Back when I was in college, I had a required philosophy class. It was a large lecture class, held in an auditorium where the professor spoke from a lectern with a microphone.
The professor was a prominent scholar who probably saw himself as someone in a direct line from Socrates. His method of instruction was to call on some student at random, ask a question, allow the student to speak a couple of sentences, seize on a minor error or poorly chosen word before the student could finish making their point, and proceed to demonstrate how stupid the student was.
Since he had a mike and the student did not, this was very easy for him to do.
Most of the students in the class were sophomores. We were bright – this was an honors class – but we certainly didn’t know the subject matter as well as he did nor did we have his level of experience in academic discourse.
And nobody got much experience with it in that class. On many occasions, a student was getting at something important, but not yet able to say it all that well. That is, the person had clearly done the reading and thought about the subject and was making a serious effort to say something useful.
But the professor never let them finish, never let the real point get made. He just used them as props so he could show off how much smarter he was than everyone else in the room.
In other words, he was a bully.
It’s probably obvious that I despised the man and considered him a terrible teacher. But that’s not why I’m writing about him.
I’m using him as an example of what’s wrong with public discourse in the U.S. today. (Maybe in the world, but I’m going to stick to what I know best here.) Look at the farces presented as political debates and congressional hearings, not to mention dialogues on Facebook and Twitter. So many games of gotcha, so many efforts to misconstrue points, to deliberately misunderstand, to attack something that wasn’t the point in the first place.
So many efforts to avoid understanding what a person was actually trying to say.
Now I know how to do this kind of argument. I went to law school. I’ve tried cases before a jury. The whole point of cross examination is to get a witness for the other party to sound stupid and wrong. Twisting the meaning of their words is one way to do it.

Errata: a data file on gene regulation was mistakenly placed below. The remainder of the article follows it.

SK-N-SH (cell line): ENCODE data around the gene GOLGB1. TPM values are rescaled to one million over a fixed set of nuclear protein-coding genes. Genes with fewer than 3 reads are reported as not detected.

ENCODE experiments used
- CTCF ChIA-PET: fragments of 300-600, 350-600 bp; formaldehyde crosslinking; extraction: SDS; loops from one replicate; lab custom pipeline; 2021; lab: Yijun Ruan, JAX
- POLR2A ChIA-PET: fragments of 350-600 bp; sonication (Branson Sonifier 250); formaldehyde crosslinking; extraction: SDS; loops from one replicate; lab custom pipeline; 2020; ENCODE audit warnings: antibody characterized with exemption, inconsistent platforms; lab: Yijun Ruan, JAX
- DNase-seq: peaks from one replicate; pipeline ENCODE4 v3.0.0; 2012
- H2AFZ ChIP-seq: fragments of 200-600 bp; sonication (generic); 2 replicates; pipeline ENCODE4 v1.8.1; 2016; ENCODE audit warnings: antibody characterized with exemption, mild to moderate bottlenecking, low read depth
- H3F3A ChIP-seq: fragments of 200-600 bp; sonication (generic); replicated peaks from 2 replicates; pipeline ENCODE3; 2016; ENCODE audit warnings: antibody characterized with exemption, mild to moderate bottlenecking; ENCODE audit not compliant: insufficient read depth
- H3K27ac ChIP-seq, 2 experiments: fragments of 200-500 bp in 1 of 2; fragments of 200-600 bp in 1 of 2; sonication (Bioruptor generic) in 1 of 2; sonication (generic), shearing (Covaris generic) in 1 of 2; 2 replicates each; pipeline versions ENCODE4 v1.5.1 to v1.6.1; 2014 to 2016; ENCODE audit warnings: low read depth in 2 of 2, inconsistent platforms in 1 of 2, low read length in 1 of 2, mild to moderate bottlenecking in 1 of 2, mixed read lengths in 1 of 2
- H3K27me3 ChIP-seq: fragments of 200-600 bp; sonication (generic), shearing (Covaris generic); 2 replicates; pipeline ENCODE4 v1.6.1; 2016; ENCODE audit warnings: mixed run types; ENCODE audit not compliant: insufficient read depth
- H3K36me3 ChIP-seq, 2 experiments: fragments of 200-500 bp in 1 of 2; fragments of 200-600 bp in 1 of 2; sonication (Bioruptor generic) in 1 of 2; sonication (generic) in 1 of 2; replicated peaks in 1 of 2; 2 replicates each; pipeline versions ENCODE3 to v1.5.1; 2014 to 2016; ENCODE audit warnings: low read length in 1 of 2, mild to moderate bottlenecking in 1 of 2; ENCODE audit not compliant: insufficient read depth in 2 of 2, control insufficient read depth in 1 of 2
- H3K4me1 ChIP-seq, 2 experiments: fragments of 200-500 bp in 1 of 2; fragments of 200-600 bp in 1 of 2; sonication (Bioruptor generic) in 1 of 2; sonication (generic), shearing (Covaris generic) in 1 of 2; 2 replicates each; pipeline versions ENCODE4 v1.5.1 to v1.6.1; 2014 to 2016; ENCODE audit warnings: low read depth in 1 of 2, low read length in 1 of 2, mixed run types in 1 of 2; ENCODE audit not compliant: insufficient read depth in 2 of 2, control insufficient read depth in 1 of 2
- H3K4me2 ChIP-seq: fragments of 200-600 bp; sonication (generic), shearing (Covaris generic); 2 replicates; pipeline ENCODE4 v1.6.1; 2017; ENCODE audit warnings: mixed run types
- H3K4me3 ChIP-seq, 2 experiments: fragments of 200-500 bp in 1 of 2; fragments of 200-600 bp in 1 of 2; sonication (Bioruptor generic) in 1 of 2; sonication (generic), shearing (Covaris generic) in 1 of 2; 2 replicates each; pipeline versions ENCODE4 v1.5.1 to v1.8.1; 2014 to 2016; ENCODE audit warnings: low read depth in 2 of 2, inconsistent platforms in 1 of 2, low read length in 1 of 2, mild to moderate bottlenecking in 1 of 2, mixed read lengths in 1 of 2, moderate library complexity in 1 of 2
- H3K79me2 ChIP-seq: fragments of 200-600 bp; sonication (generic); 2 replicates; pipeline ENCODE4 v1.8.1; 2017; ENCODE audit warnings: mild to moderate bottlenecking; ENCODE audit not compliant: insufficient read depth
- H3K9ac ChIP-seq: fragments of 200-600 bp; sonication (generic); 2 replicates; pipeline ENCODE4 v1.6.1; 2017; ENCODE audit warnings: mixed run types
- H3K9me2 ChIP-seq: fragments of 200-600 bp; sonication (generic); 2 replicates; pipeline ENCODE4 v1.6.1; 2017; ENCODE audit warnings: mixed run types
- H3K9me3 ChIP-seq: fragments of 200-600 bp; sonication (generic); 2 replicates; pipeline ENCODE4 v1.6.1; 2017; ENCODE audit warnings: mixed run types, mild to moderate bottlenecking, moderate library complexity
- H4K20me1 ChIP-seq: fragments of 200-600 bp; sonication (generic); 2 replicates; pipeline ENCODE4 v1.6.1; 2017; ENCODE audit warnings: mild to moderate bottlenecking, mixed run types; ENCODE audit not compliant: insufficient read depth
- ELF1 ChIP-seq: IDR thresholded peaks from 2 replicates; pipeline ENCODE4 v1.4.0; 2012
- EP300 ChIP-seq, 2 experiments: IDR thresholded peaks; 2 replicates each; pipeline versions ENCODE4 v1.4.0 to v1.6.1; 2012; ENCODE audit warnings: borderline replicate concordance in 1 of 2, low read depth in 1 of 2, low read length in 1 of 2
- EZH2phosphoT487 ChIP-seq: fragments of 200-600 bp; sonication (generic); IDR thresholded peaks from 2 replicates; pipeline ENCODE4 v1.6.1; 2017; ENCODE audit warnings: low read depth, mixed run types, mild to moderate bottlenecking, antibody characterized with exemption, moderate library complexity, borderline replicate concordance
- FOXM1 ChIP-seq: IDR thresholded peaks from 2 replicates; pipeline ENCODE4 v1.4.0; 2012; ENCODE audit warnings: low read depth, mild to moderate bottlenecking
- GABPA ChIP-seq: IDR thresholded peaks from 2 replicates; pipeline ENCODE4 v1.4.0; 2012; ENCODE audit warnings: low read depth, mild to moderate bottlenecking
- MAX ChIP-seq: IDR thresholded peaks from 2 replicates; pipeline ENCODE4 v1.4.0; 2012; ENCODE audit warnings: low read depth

For that matter, I learned to do it in high school debate. It’s an art, restating someone’s argument so that it sounds wrong without actually saying something that is blatantly not true.
But while it can be useful for winning a trial or a competition, it is not a great way for getting at the truth. No one learns anything when people argue this way.
Even on social media people are focused more on winning than they are on learning something. Since the posts tend to be short, they’re easy to misconstrue. And the attackers get upset when others refuse to debate them because they’re playing gotcha games and twisting words.
This goes on a lot in politics, but I’m not making a plea for civil discourse on the U.S. political front. That’s not a remote possibility until we get the right wing extremists out of the picture, because they don’t argue in anything approaching good faith.
I’m more concerned with changing the conversation in places where things do start from a place of good faith. We see a lot of gotcha games in reports on science and academic studies. And there’s a lot of it when women call out sexual harassment or Black people give examples of racism.
We need to do a better job of listening, of making sure we get the person’s idea, instead of looking for some flaw in their statement that we can use to undermine them while missing the true point.
Of course it’s legitimate to disagree. But people need to disagree with the substance of what the person is saying rather than use some minor point to derail the argument.
I want folks to stop trying to win and instead try to have a rational discussion of the real issues. We all might learn something.
I didn’t learn a damn thing in my philosophy class. Neither did the professor.